Stiff Legged DL’s vs. Romanian DL’s

by Al Myers

Ed Schock performing a 210 KG Stiff Legged Deadlift at the 2007 USAWA National Championships in Lebanon, PA. Ed is one "of the few" lifters that have done a stiff legged deadlift of over 500 pounds in USAWA competition.

This is the question that often gets asked in the gym – which is better – stifflegged deadlifts or Romanian deadlifts?  That’s a question that is quite debateable as some don’t like either,  while some prefer one over the other, and gives passionate reasons.  Much like asking a guy if he prefers blonds or brunettes.  You’ll end up with someone saying they prefer redheads. 

However, I do believe that MOST lifters really don’t know the difference between Stifflegged Deadlifts and Romanian Deadlifts. I often hear lifters saying they are doing one of these lifts, when in fact, they are doing the other.  So I’m going to take a “step back” here and explain both of these common accessory deadlift exercises.  If all this is stuff you already know, just look at the picture of Ed Schock, skip the rest of the story, and hope I  write something more interesting tomorrow.  But I CONSTANTLY hear stuff from lifters that tell me that there’s more confusion between these two lifts than admitted.   Some even think they are the same lift!  But they aren’t! 


This lift is actually an official USAWA lift.  The USAWA rules are pretty simple for it: ” The rules of the Deadlift apply except that the legs must be straight and locked before the beginning of the lift and must remain so throughout the lift.  Any width of stance is allowed.  The arms are allowed to be inside the legs.”  Now this official rule is a pretty good explanation of a proper stifflegged deadlift, with one exception.  That is allowing sumo stance!  That completely neutralizes the strength-gaining purpose of a stiff-legged deadlift in training.  The SL deadlift should be done with a narrow stance.  I feel these principles define a stiff legged deadlift:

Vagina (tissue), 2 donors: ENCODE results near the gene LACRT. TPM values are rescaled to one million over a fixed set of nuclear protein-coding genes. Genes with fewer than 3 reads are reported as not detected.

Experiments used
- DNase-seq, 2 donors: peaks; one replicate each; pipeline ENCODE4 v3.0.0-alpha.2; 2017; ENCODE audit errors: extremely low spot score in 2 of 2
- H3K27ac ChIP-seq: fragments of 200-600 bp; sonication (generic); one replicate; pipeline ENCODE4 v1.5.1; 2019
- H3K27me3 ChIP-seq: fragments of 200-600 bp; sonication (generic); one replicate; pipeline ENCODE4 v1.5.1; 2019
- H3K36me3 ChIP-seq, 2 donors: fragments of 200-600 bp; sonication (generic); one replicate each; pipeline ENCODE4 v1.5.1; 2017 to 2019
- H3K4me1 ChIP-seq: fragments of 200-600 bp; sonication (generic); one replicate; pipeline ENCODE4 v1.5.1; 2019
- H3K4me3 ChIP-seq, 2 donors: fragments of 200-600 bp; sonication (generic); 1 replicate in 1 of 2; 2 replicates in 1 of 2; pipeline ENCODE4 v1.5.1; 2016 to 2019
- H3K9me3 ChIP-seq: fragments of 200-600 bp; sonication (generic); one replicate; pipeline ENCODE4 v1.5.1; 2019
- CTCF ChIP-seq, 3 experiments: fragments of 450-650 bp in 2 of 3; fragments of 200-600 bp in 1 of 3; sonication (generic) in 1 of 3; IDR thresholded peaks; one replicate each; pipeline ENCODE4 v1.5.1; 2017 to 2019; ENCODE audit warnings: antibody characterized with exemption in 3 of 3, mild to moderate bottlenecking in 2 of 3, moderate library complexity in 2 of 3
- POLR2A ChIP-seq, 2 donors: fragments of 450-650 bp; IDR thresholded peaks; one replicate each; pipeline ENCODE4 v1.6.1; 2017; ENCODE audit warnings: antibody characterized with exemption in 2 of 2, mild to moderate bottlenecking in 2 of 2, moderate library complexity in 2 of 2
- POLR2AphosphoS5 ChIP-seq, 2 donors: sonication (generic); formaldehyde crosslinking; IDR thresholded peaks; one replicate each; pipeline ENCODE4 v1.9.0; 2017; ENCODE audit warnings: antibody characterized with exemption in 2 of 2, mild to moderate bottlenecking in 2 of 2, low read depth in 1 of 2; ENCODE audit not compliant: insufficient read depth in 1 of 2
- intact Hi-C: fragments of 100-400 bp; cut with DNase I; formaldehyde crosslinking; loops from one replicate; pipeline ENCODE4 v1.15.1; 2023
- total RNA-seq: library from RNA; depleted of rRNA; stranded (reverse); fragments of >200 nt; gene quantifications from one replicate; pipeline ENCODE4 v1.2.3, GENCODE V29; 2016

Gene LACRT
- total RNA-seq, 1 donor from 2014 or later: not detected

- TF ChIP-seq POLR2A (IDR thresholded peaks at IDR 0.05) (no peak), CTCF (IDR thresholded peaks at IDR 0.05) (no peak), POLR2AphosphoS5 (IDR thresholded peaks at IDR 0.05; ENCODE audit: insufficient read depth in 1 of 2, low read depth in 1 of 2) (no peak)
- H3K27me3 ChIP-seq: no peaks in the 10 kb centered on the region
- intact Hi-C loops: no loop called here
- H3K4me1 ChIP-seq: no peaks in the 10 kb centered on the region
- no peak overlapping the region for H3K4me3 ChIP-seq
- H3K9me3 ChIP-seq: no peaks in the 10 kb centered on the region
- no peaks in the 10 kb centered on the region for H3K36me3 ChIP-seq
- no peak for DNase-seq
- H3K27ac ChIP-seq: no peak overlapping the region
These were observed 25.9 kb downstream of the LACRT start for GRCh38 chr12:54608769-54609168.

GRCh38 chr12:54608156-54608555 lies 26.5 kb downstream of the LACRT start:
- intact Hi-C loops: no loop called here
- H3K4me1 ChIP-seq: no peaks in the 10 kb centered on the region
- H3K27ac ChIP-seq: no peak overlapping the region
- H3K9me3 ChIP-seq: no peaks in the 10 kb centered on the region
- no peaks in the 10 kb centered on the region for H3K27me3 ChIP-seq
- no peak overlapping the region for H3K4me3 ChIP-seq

• Narrow stance.
  • Legs straight throughout the lift, or maybe “just slightly” bent and remain in same degree of flexion throughout.
  • Toes should be pointed out slightly, just like your regular deadlift stance.
  • Hands should be positioned on the bar in an overgrip fashion. If you have a weak grip – hook grip the bar or use straps.
  • Shoulders “rolled over”, and the back rounded at the beginning of the pull.
  • Bar starts over toes.
  • Hips positioned over the feet throughout the lift.
  • Back goes from a point of flexion to extension during the lift.
  • Bar comes into contact with thighs during lift and remains close to the body from that point on.
  • Each rep done slow and under control.

The SL Deadlift  puts extreme pressure on the lower back, especially at the beginning of the lift.  The starting position, with the shoulders rolled over, is what Doctors for years have said is “the WRONG WAY to pick something up”!  But that is what makes it such a great exercise for developing that strong lower lumbar strength.  It takes the back from flexion to extension throughout the execution.  The SL deadlift develops sudden strength from the floor, and if you have problems getting your deadlifts started, this lift will enhance your starting strength in the deadlift. 


The Romanian Deadlift, or RDL’s as they are often called, is a favorite accessory exercise for Olympic lifters. The story goes that a World Class Romanian Olympic lifter popularized this lift, thus it became named that way. It is a much more difficult exercise to learn than the stifflegged deadlift.   The following principles define a Romanian Deadlift:

  • A normal shoulder width stance is taken, with toes facing straight ahead.